Bob Dieli, our economist and frequent contributor to this column, has a short term economic outlook tool called Enhanced Aggregate Spread (EAS). I won’t enlighten or bore you (depending on interest level for economic forecasting) on the details now, but basically Bob takes four real economic measurement, combines them in an Index and pushes it out nine months — turns out to be a good short term indicator of economic activity. At present, it is showing positive economic activity out into the first quarter of 2018. EAS is also a good leading indicator for our measurement of trucking economy called Truckable Economic Activity (TEA®). Currently all sectors of TEA® are at or above levels measured last year.
Retail sales are forecast to be down this year, but while retail sales can be an indication of economic health, they don’t truly impact the aftermarket of the current year.
Our forecast for 2017 aftermarket in January of this year was for the market to be up 1.5% over 2016. At present, that looks light, but time will tell. We do complete our major update and forecast in July, so stay tuned.
In summary, most indications are positive and the short term outlook is positive, business and consumer confidence is good and forecast capital spending by corporations is expected to be up. Now is the time to take advantage of a good market and make hay (or better yet money). Turn off the radio and TV talking heads (and twitter account if you have one) and focus on what you can control – your business.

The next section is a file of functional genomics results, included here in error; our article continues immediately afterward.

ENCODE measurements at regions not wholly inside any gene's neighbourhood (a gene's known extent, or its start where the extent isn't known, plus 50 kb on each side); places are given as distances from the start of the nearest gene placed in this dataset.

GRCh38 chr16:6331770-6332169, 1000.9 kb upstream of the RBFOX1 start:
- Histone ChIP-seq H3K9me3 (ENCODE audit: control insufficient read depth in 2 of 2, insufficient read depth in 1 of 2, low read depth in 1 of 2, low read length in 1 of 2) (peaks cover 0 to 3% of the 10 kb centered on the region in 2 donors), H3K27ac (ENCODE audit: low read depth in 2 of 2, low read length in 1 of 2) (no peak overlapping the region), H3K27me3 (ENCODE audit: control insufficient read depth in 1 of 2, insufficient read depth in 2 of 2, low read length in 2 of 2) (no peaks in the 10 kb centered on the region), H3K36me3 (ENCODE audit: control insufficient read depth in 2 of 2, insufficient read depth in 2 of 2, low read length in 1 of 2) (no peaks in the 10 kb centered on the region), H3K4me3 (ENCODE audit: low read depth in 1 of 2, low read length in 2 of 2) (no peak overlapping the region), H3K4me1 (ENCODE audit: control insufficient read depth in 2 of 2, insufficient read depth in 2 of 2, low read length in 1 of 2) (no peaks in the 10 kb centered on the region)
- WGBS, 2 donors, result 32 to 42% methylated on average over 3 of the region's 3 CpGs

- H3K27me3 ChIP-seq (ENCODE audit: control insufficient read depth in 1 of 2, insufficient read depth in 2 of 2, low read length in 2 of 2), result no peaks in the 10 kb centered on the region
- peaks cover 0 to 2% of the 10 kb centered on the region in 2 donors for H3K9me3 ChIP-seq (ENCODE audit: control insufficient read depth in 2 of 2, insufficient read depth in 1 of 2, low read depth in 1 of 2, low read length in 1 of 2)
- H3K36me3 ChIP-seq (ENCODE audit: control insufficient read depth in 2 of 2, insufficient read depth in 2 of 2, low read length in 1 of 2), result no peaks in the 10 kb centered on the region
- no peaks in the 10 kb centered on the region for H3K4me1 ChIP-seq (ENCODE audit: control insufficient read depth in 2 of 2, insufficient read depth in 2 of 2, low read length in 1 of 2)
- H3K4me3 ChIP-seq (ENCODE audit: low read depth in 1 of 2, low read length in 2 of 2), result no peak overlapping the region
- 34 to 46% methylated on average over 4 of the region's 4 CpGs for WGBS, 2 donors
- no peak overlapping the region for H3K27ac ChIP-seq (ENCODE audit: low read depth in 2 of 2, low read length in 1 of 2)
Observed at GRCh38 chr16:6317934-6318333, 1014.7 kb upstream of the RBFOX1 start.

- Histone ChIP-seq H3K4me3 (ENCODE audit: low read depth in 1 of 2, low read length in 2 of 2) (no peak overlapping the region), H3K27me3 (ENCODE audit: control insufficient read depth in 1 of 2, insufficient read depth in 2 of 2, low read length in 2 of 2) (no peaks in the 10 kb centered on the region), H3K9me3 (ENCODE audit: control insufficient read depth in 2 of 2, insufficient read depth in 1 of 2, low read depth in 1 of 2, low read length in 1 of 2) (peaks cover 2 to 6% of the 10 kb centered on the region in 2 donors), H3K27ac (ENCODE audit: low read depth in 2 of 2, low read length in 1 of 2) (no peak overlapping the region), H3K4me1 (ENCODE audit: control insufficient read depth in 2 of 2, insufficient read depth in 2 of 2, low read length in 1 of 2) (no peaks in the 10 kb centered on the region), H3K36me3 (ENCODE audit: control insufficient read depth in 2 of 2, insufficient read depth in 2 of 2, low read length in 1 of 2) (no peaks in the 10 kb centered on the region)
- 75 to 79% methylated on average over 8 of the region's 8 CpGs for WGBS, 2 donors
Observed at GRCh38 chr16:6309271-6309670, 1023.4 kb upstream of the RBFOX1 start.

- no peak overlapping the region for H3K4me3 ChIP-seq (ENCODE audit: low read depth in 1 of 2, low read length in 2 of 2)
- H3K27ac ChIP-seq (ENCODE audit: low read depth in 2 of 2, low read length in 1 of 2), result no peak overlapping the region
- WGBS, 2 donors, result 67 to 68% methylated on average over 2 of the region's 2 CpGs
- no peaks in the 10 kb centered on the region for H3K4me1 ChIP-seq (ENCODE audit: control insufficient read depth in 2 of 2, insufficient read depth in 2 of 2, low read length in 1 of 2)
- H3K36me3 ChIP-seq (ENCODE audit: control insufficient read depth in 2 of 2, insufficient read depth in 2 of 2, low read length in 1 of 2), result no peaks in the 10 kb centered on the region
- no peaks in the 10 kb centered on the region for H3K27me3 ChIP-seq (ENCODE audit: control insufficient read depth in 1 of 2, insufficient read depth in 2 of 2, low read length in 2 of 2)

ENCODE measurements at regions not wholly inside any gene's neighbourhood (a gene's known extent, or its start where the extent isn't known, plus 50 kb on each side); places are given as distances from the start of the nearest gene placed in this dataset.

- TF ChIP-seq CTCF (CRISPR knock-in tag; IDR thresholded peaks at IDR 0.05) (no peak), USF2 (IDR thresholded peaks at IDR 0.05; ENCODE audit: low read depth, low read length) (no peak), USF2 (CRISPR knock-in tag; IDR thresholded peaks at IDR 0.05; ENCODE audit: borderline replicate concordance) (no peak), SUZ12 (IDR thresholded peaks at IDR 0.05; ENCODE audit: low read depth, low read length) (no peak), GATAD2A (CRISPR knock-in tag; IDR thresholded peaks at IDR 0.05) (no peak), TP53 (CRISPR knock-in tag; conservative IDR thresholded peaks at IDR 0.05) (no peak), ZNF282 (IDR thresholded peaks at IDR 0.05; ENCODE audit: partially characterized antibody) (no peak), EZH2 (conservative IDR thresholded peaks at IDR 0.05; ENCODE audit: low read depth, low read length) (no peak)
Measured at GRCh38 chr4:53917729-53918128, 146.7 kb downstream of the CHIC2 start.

Truck Parts & Service July, 2017 Article by John Blodgett
This happens to be one of those situations where the lead time between the writing of a piece and its appearance can actually be helpful to both the person reading the article and the person writing it.
As we put “pen to paper” (actually as we click away on our keyboard) we are looking at an industry environment rife with positive “soft” data. What are “soft” data? The results of surveys about business confidence and spending plans. Since the turn of the year, there has been a surge in business confidence and a rise in spending plans for both people and equipment. What we have not yet seen, for reasons that we shall presently explain, is the associated uptick in the hard data. What are “hard” data? The number of units reported in the last edition of Class 8 truck sales, for one.
And there you have the reason for the question at the top of the piece. Our expectation is that some of the confidence and optimistic plans will translate into more spending and hiring. The problem is the lead time associated with each of the efforts.
One activity where we think results should show fairly quickly is hiring. The decision to increase payrolls is usually made quickly and the hiring process is straightforward. Of equal importance, the reporting interval is short. The Bureau of Labor Statistics updates the truck transportation employment figures every month.
The data relating to other types of spending takes longer to come to light, both because of the process involved in the spending itself and then the reporting of same. In the case of a Class 8 truck, the buyer specs the truck and places an order. Then the OEM has to slot that truck and build it. Then the OEM reports it to Ward’s. Then Ward’s has to compile and publish the numbers. Then the various media outlets have to show you the numbers. All of this can take months. In the case where the spending figures get aggregated into statistics like Gross Domestic Product, or our own metric Truckable Economic Activity (TEA®), the reporting interval can be even longer.